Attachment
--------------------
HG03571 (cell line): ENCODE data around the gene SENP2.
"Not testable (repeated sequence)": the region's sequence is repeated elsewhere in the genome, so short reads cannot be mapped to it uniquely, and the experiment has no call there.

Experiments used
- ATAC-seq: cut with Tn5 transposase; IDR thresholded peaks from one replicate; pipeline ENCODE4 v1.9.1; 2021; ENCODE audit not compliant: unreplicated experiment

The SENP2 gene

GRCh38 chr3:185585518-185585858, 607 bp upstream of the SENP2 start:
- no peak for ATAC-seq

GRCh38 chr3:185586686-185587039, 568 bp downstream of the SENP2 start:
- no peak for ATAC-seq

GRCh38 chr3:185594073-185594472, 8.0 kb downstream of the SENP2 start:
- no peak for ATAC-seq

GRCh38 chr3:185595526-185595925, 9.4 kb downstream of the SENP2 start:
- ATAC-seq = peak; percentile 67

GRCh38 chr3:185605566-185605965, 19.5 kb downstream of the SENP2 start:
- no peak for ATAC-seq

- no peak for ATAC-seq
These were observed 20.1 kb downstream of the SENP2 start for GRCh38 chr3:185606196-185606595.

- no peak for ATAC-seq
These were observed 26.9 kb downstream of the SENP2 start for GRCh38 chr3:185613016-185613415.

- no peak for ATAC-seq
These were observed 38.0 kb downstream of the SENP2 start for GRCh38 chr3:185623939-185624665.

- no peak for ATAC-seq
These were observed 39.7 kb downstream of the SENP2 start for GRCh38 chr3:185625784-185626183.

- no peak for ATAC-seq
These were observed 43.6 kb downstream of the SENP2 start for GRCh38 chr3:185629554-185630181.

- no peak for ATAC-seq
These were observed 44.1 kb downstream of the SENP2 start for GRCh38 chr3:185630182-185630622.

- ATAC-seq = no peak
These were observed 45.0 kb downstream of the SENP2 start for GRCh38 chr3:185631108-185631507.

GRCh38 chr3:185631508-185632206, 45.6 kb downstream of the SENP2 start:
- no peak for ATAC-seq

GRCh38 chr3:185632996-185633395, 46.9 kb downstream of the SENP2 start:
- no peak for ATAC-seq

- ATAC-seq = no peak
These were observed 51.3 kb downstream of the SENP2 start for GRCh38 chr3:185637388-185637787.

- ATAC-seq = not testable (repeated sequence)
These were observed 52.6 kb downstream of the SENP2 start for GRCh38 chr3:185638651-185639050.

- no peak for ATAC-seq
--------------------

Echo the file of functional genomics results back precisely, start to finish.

HG03571 (cell line): ENCODE data around the gene SENP2.
"Not testable (repeated sequence)": the region's sequence is repeated elsewhere in the genome, so short reads cannot be mapped to it uniquely, and the experiment has no call there.

Experiments used
- ATAC-seq: cut with Tn5 transposase; IDR thresholded peaks from one replicate; pipeline ENCODE4 v1.9.1; 2021; ENCODE audit not compliant: unreplicated experiment

The SENP2 gene

GRCh38 chr3:185585518-185585858, 607 bp upstream of the SENP2 start:
- no peak for ATAC-seq

GRCh38 chr3:185586686-185587039, 568 bp downstream of the SENP2 start:
- no peak for ATAC-seq

GRCh38 chr3:185594073-185594472, 8.0 kb downstream of the SENP2 start:
- no peak for ATAC-seq

GRCh38 chr3:185595526-185595925, 9.4 kb downstream of the SENP2 start:
- ATAC-seq = peak; percentile 67

GRCh38 chr3:185605566-185605965, 19.5 kb downstream of the SENP2 start:
- no peak for ATAC-seq

- no peak for ATAC-seq
These were observed 20.1 kb downstream of the SENP2 start for GRCh38 chr3:185606196-185606595.

- no peak for ATAC-seq
These were observed 26.9 kb downstream of the SENP2 start for GRCh38 chr3:185613016-185613415.

- no peak for ATAC-seq
These were observed 38.0 kb downstream of the SENP2 start for GRCh38 chr3:185623939-185624665.

- no peak for ATAC-seq
These were observed 39.7 kb downstream of the SENP2 start for GRCh38 chr3:185625784-185626183.

- no peak for ATAC-seq
These were observed 43.6 kb downstream of the SENP2 start for GRCh38 chr3:185629554-185630181.

- no peak for ATAC-seq
These were observed 44.1 kb downstream of the SENP2 start for GRCh38 chr3:185630182-185630622.

- ATAC-seq = no peak
These were observed 45.0 kb downstream of the SENP2 start for GRCh38 chr3:185631108-185631507.

GRCh38 chr3:185631508-185632206, 45.6 kb downstream of the SENP2 start:
- no peak for ATAC-seq

GRCh38 chr3:185632996-185633395, 46.9 kb downstream of the SENP2 start:
- no peak for ATAC-seq

- ATAC-seq = no peak
These were observed 51.3 kb downstream of the SENP2 start for GRCh38 chr3:185637388-185637787.

- ATAC-seq = not testable (repeated sequence)
These were observed 52.6 kb downstream of the SENP2 start for GRCh38 chr3:185638651-185639050.

- no peak for ATAC-seq